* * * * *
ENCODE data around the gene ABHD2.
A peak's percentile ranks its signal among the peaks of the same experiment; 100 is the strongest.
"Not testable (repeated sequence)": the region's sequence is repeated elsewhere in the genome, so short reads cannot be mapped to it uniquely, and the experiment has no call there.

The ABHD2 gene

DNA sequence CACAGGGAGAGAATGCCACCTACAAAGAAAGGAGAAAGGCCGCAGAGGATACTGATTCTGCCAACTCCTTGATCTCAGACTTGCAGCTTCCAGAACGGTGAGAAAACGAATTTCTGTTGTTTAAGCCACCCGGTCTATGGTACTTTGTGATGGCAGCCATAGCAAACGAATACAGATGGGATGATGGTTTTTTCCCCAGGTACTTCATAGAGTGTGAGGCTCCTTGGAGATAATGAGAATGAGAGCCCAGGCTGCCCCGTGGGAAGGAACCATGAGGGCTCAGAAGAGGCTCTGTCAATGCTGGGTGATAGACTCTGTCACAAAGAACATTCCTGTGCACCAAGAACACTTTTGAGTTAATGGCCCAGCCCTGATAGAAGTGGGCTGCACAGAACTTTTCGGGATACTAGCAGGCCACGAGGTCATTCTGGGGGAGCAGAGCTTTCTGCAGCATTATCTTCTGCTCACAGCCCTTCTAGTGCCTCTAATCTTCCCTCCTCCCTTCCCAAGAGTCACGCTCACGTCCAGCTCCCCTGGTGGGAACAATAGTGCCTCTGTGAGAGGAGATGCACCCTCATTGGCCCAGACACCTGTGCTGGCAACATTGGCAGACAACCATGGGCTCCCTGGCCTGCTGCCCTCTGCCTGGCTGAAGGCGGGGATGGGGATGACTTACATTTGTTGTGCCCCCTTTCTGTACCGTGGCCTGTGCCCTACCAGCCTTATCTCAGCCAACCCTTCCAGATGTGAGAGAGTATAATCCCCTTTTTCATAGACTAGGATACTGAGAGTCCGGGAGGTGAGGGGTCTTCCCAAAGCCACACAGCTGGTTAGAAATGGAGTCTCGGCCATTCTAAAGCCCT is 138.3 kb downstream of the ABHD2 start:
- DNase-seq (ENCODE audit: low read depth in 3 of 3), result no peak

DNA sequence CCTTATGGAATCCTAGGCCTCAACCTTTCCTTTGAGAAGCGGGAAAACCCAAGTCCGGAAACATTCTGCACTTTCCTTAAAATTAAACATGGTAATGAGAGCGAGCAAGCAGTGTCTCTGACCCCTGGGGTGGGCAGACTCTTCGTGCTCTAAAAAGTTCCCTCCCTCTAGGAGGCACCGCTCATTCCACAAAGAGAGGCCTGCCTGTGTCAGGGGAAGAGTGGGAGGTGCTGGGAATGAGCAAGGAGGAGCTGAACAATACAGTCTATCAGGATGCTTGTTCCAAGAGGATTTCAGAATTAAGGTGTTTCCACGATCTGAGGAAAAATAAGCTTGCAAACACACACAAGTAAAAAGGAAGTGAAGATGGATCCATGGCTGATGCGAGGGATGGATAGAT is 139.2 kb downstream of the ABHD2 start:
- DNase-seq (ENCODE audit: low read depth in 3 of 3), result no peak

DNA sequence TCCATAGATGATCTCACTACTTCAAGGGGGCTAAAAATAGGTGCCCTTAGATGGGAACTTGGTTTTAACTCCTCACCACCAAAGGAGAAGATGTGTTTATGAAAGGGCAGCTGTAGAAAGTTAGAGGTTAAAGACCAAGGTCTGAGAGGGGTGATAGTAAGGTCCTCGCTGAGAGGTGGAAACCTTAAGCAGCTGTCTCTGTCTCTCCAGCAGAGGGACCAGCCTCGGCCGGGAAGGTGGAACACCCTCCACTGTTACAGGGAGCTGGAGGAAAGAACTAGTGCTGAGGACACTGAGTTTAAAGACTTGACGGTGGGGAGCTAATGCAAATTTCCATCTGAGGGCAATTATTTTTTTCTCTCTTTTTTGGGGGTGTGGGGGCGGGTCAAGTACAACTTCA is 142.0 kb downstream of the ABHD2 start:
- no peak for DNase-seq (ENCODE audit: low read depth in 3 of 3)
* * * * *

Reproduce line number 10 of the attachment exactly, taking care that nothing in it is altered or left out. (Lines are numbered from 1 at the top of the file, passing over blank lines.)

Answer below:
- no peak for DNase-seq (ENCODE audit: low read depth in 3 of 3)